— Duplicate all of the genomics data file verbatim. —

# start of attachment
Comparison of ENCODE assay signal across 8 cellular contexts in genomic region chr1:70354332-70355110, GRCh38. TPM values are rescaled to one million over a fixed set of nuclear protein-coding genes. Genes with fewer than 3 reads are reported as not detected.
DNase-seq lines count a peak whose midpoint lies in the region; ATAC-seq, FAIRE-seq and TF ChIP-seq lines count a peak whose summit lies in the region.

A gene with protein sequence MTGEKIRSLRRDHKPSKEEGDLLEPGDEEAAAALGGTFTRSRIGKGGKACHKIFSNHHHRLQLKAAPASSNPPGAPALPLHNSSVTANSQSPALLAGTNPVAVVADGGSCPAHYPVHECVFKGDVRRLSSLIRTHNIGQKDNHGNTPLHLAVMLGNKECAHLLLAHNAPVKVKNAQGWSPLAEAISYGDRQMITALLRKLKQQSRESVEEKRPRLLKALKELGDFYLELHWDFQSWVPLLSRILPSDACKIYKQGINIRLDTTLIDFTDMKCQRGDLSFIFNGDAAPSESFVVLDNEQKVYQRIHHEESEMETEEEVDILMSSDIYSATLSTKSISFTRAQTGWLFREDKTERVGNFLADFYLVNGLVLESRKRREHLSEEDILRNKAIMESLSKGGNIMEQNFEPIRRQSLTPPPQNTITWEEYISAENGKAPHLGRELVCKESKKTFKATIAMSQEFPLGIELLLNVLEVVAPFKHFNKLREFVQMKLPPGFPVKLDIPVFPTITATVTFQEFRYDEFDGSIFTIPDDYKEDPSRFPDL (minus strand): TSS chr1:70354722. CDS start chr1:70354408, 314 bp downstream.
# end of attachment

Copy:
Comparison of ENCODE assay signal across 8 cellular contexts in genomic region chr1:70354332-70355110, GRCh38. TPM values are rescaled to one million over a fixed set of nuclear protein-coding genes. Genes with fewer than 3 reads are reported as not detected.
DNase-seq lines count a peak whose midpoint lies in the region; ATAC-seq, FAIRE-seq and TF ChIP-seq lines count a peak whose summit lies in the region.

A gene with protein sequence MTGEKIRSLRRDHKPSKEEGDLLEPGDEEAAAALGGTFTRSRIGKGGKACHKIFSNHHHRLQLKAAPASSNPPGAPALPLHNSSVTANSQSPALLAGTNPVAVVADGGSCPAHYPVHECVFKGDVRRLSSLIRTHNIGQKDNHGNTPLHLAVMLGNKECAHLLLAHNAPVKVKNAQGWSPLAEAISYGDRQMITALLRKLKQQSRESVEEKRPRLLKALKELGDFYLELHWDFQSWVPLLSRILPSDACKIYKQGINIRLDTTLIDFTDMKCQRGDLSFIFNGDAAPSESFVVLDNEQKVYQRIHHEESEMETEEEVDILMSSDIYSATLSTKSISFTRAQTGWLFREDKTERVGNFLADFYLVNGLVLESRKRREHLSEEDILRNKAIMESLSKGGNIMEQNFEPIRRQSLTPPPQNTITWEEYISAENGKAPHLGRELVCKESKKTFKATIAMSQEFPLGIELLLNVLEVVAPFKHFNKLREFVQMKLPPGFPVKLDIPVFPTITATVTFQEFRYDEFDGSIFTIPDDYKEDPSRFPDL (minus strand): TSS chr1:70354722. CDS start chr1:70354408, 314 bp downstream.